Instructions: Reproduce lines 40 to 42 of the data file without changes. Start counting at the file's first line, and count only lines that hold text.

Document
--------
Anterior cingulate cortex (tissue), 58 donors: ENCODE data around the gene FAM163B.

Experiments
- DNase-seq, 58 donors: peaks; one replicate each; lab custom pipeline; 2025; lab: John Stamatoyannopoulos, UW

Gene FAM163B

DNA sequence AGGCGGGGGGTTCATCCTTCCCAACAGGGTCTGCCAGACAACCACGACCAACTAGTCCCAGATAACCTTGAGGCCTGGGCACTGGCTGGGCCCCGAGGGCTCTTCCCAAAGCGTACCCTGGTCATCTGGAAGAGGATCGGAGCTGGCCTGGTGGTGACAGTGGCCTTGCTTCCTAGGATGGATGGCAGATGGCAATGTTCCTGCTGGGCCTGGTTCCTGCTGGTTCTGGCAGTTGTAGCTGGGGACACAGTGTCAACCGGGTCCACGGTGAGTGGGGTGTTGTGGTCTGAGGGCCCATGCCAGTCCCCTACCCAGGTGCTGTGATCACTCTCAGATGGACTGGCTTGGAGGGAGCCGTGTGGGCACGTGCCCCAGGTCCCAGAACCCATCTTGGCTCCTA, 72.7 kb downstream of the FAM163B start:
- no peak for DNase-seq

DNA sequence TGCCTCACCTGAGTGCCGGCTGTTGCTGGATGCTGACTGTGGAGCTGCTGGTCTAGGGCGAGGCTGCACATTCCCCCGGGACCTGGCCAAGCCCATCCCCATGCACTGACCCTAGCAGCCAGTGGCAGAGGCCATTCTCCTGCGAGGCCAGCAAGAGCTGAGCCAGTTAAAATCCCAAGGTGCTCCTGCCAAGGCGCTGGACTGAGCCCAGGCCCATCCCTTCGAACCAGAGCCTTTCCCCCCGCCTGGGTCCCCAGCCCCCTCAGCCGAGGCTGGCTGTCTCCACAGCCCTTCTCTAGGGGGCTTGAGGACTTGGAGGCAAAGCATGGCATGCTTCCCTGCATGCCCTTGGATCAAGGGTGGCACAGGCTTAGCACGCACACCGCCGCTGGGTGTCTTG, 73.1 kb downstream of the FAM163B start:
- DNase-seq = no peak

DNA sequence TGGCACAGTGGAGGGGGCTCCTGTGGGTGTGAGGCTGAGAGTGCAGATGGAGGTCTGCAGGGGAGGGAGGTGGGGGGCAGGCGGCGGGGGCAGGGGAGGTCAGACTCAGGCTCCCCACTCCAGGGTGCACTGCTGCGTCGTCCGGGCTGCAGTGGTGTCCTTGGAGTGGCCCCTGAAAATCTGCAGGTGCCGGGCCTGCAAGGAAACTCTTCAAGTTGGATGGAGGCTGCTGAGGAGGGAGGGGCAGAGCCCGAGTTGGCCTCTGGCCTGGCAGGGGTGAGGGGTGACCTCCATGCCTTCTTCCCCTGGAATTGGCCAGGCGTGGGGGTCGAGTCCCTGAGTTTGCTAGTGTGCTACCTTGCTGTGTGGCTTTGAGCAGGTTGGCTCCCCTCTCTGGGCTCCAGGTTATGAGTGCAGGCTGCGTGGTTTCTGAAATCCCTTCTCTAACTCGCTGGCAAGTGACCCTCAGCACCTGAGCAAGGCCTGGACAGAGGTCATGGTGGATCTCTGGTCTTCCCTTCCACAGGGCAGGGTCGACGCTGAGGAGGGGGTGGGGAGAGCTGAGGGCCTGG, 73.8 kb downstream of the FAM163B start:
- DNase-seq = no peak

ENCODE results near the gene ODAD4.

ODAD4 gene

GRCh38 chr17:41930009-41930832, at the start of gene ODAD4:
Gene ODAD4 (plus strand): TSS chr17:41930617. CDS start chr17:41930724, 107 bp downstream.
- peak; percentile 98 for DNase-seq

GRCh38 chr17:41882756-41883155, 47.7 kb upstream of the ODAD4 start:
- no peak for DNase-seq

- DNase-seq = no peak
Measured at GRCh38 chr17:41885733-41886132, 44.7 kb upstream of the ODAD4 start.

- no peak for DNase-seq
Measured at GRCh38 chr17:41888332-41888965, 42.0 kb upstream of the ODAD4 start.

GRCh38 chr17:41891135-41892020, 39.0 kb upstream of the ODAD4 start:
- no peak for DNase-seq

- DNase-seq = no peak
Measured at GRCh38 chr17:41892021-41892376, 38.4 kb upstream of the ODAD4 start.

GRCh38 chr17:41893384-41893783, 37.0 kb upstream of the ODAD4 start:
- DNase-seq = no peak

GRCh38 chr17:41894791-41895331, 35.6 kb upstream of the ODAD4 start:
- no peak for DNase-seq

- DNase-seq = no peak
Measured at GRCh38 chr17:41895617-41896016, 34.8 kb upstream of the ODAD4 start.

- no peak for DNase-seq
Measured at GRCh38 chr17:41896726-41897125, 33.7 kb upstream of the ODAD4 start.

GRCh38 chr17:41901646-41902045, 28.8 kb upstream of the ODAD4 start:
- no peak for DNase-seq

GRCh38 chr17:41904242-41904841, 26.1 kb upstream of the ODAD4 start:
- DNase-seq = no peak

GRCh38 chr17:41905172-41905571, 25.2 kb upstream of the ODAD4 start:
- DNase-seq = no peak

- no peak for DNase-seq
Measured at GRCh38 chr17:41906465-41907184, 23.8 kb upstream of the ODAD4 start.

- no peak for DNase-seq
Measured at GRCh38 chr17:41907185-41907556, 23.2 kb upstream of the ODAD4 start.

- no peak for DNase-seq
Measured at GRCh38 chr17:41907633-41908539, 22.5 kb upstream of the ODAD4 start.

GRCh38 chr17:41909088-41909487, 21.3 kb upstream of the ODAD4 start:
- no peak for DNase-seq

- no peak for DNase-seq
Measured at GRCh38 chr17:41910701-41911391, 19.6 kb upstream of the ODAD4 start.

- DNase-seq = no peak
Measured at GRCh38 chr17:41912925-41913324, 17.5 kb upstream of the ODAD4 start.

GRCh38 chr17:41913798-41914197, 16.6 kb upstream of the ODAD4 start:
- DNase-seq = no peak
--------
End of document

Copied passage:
- no peak for DNase-seq
Measured at GRCh38 chr17:41906465-41907184, 23.8 kb upstream of the ODAD4 start.

- no peak for DNase-seq